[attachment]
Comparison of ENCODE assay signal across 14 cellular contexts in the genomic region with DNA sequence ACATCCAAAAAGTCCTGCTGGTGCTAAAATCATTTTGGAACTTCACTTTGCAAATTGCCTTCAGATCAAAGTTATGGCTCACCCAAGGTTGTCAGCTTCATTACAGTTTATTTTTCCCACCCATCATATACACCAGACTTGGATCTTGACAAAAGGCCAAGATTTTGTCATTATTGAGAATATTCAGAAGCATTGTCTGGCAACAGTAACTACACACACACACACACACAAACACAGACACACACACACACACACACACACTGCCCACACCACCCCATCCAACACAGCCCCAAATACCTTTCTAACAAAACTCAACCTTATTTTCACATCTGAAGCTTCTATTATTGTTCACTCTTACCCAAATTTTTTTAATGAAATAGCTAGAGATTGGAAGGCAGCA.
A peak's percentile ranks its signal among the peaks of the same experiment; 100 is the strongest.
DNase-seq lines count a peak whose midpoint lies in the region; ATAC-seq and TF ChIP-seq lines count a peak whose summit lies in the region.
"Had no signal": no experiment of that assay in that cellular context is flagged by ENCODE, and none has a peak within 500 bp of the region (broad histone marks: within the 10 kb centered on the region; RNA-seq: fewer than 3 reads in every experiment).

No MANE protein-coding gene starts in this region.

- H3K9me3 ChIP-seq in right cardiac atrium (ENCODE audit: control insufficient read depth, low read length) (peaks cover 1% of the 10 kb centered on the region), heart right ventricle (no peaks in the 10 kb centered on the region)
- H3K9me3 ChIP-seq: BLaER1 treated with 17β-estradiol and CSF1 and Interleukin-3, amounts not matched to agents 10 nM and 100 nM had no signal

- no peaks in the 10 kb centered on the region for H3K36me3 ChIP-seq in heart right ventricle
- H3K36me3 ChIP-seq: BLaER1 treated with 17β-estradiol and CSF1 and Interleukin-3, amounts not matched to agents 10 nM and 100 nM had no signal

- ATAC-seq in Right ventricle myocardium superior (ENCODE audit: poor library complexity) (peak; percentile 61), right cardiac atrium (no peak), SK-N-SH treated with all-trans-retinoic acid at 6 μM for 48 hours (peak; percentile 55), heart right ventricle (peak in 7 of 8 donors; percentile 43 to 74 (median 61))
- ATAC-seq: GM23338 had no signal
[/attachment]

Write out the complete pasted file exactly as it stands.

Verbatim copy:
Comparison of ENCODE assay signal across 14 cellular contexts in the genomic region with DNA sequence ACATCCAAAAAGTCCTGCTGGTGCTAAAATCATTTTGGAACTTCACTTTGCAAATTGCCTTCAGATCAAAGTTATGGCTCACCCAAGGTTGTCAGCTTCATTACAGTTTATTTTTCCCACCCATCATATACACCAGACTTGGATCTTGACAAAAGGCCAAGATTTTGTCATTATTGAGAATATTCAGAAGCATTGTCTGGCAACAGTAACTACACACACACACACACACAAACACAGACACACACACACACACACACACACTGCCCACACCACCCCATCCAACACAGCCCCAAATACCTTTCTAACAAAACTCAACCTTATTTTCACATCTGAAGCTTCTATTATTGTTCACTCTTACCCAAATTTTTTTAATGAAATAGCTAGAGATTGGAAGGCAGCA.
A peak's percentile ranks its signal among the peaks of the same experiment; 100 is the strongest.
DNase-seq lines count a peak whose midpoint lies in the region; ATAC-seq and TF ChIP-seq lines count a peak whose summit lies in the region.
"Had no signal": no experiment of that assay in that cellular context is flagged by ENCODE, and none has a peak within 500 bp of the region (broad histone marks: within the 10 kb centered on the region; RNA-seq: fewer than 3 reads in every experiment).

No MANE protein-coding gene starts in this region.

- H3K9me3 ChIP-seq in right cardiac atrium (ENCODE audit: control insufficient read depth, low read length) (peaks cover 1% of the 10 kb centered on the region), heart right ventricle (no peaks in the 10 kb centered on the region)
- H3K9me3 ChIP-seq: BLaER1 treated with 17β-estradiol and CSF1 and Interleukin-3, amounts not matched to agents 10 nM and 100 nM had no signal

- no peaks in the 10 kb centered on the region for H3K36me3 ChIP-seq in heart right ventricle
- H3K36me3 ChIP-seq: BLaER1 treated with 17β-estradiol and CSF1 and Interleukin-3, amounts not matched to agents 10 nM and 100 nM had no signal

- ATAC-seq in Right ventricle myocardium superior (ENCODE audit: poor library complexity) (peak; percentile 61), right cardiac atrium (no peak), SK-N-SH treated with all-trans-retinoic acid at 6 μM for 48 hours (peak; percentile 55), heart right ventricle (peak in 7 of 8 donors; percentile 43 to 74 (median 61))
- ATAC-seq: GM23338 had no signal